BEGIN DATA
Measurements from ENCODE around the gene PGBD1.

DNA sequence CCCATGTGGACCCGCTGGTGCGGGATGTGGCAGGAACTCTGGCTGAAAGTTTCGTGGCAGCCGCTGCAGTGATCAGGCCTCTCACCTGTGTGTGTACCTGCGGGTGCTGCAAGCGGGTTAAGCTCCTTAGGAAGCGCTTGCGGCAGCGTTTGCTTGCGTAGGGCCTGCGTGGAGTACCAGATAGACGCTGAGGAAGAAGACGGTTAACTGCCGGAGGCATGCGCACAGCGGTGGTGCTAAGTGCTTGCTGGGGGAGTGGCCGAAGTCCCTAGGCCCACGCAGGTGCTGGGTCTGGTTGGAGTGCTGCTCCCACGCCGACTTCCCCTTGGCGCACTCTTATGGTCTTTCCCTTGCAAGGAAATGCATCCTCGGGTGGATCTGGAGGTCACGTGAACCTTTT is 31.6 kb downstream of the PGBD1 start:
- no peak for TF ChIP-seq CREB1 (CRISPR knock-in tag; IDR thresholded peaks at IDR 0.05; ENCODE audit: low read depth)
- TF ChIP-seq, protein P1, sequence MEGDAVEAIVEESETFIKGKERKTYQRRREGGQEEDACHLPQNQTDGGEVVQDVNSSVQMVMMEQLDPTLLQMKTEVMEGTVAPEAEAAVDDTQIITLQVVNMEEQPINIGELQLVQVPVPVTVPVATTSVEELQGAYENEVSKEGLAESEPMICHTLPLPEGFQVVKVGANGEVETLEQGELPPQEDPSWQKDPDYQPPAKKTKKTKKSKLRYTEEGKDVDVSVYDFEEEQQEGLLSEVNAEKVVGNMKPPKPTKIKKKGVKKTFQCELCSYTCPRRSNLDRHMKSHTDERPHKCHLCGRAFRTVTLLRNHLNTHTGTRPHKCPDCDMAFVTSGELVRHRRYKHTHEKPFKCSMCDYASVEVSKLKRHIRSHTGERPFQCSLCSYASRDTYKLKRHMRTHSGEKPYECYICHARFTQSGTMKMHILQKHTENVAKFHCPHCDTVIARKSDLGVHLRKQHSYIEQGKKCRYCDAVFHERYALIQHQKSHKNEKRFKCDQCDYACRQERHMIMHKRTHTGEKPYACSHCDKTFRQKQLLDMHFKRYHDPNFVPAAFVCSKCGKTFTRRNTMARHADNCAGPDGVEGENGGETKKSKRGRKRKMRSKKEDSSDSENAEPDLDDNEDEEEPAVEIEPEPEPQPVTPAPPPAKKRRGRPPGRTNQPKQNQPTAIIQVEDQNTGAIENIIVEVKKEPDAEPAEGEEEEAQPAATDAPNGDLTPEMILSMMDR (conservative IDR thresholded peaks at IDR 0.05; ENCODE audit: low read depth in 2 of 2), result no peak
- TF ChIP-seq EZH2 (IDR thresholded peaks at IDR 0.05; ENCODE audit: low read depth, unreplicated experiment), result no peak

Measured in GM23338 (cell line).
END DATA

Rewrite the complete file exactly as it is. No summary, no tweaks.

Measurements from ENCODE around the gene PGBD1.

DNA sequence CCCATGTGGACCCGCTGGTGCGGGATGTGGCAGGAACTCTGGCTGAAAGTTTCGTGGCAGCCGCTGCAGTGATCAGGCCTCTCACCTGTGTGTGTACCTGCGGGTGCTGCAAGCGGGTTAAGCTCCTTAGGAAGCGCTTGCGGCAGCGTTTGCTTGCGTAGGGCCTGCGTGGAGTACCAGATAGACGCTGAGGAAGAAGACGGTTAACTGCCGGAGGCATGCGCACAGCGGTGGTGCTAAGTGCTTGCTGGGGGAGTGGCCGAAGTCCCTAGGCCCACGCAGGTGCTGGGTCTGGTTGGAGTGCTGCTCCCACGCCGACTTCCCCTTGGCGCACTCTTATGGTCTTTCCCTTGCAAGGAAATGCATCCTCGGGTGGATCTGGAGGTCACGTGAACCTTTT is 31.6 kb downstream of the PGBD1 start:
- no peak for TF ChIP-seq CREB1 (CRISPR knock-in tag; IDR thresholded peaks at IDR 0.05; ENCODE audit: low read depth)
- TF ChIP-seq, protein P1, sequence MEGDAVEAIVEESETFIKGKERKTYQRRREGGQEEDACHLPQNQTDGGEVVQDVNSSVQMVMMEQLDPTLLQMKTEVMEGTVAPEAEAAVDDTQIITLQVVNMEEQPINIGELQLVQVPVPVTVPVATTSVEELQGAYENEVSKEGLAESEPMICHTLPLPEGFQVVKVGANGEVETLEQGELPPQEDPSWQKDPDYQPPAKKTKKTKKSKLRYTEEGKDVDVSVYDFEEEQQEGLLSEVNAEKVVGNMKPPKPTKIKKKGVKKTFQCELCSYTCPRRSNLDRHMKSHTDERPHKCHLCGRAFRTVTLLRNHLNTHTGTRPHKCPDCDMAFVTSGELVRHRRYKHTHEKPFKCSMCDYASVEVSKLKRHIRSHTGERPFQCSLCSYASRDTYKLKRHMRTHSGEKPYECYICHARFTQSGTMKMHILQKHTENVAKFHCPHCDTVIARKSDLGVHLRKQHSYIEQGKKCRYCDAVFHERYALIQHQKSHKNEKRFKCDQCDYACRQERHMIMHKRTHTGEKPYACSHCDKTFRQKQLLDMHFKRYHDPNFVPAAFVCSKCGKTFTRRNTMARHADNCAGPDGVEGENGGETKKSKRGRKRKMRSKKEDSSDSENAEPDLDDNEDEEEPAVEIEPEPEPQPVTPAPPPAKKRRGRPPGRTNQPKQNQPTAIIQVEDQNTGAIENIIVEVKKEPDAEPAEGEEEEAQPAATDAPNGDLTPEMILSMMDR (conservative IDR thresholded peaks at IDR 0.05; ENCODE audit: low read depth in 2 of 2), result no peak
- TF ChIP-seq EZH2 (IDR thresholded peaks at IDR 0.05; ENCODE audit: low read depth, unreplicated experiment), result no peak

Measured in GM23338 (cell line).